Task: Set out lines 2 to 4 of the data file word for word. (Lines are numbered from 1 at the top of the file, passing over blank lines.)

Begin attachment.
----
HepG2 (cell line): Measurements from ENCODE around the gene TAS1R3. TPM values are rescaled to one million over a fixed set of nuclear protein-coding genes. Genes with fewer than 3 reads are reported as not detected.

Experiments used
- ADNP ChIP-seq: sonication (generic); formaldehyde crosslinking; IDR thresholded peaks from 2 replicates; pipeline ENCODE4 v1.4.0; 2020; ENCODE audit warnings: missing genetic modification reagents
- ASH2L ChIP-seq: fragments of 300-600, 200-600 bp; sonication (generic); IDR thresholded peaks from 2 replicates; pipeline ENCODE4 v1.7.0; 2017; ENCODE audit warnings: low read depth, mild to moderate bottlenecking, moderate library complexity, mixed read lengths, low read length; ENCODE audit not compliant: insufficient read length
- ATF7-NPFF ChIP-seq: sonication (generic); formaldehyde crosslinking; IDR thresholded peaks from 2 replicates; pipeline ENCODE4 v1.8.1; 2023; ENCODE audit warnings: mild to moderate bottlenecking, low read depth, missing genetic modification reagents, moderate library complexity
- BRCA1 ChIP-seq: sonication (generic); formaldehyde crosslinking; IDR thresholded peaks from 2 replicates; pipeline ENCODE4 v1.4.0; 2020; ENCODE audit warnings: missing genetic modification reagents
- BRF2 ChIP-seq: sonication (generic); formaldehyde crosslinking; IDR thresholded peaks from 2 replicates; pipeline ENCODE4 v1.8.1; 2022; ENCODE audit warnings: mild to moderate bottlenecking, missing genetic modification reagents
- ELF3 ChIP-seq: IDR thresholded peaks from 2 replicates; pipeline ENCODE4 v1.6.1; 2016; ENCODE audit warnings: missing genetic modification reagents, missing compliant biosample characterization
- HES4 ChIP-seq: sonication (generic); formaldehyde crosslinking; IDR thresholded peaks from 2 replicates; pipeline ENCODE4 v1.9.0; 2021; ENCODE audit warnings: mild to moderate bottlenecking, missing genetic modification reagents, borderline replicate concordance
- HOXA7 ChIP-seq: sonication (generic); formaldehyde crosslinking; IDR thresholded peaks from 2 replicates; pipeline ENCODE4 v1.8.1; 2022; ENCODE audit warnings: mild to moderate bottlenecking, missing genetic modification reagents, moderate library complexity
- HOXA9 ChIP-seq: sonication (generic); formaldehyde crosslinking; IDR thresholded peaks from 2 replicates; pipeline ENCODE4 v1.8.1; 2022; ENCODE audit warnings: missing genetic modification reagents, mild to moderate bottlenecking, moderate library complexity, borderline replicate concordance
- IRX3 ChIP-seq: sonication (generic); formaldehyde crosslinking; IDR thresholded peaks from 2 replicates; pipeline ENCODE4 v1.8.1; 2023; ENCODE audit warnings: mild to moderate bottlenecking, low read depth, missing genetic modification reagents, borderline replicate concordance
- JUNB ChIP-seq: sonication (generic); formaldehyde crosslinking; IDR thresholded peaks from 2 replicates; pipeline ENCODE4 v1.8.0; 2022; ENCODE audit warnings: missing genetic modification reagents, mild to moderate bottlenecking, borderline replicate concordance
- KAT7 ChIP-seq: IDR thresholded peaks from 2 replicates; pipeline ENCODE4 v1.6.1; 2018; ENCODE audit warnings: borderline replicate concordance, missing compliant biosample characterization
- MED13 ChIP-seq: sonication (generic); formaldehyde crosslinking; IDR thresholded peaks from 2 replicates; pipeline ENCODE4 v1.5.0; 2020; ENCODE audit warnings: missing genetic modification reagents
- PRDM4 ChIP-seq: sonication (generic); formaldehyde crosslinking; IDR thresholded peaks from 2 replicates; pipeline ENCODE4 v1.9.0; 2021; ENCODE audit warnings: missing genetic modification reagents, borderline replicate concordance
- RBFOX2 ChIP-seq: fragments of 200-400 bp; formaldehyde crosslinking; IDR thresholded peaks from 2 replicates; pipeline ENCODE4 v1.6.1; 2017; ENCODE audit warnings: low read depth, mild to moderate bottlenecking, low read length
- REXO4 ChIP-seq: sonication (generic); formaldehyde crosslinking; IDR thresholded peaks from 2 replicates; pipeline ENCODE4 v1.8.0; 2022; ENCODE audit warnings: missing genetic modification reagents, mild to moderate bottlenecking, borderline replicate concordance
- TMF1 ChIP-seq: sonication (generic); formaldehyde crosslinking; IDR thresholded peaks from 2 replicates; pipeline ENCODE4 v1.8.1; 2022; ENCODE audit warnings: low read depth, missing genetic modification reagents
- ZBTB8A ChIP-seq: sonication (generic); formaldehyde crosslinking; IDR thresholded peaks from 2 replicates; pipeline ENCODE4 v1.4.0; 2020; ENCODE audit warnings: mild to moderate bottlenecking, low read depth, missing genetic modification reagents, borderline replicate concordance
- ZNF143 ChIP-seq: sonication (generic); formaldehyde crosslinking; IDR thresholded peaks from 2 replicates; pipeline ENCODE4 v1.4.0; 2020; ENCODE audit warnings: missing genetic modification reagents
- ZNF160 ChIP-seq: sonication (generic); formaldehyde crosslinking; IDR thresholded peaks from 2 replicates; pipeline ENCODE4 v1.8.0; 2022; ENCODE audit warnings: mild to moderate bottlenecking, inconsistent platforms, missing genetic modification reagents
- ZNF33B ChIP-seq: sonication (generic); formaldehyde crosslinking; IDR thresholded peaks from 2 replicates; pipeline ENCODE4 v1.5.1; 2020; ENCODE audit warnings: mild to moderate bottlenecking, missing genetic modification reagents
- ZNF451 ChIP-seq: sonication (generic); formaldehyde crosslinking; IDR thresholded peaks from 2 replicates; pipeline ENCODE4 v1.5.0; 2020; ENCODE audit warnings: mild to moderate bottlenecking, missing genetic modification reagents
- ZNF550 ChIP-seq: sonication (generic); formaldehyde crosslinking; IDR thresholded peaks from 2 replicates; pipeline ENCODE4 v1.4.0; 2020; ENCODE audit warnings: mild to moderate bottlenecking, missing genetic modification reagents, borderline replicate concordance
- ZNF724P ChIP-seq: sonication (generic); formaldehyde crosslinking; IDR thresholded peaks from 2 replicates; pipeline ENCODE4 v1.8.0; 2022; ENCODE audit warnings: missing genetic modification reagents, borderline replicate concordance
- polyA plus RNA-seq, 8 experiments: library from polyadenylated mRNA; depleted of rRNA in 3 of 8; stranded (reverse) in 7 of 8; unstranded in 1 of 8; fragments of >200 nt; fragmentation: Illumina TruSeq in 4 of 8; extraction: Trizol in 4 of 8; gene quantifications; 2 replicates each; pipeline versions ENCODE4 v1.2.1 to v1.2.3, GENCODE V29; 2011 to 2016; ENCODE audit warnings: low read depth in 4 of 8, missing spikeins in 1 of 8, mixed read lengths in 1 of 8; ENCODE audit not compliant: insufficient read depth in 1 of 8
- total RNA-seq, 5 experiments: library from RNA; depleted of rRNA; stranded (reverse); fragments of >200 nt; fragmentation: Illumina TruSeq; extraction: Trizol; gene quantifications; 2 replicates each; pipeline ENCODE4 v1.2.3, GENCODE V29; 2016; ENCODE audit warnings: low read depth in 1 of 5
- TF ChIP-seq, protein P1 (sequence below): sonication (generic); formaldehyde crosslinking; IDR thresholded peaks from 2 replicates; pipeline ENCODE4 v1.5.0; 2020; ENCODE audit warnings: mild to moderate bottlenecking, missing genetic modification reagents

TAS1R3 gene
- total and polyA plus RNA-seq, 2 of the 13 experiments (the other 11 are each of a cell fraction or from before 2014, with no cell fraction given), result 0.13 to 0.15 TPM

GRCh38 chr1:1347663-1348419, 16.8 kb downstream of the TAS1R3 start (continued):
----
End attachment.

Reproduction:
Experiments used
- ADNP ChIP-seq: sonication (generic); formaldehyde crosslinking; IDR thresholded peaks from 2 replicates; pipeline ENCODE4 v1.4.0; 2020; ENCODE audit warnings: missing genetic modification reagents
- ASH2L ChIP-seq: fragments of 300-600, 200-600 bp; sonication (generic); IDR thresholded peaks from 2 replicates; pipeline ENCODE4 v1.7.0; 2017; ENCODE audit warnings: low read depth, mild to moderate bottlenecking, moderate library complexity, mixed read lengths, low read length; ENCODE audit not compliant: insufficient read length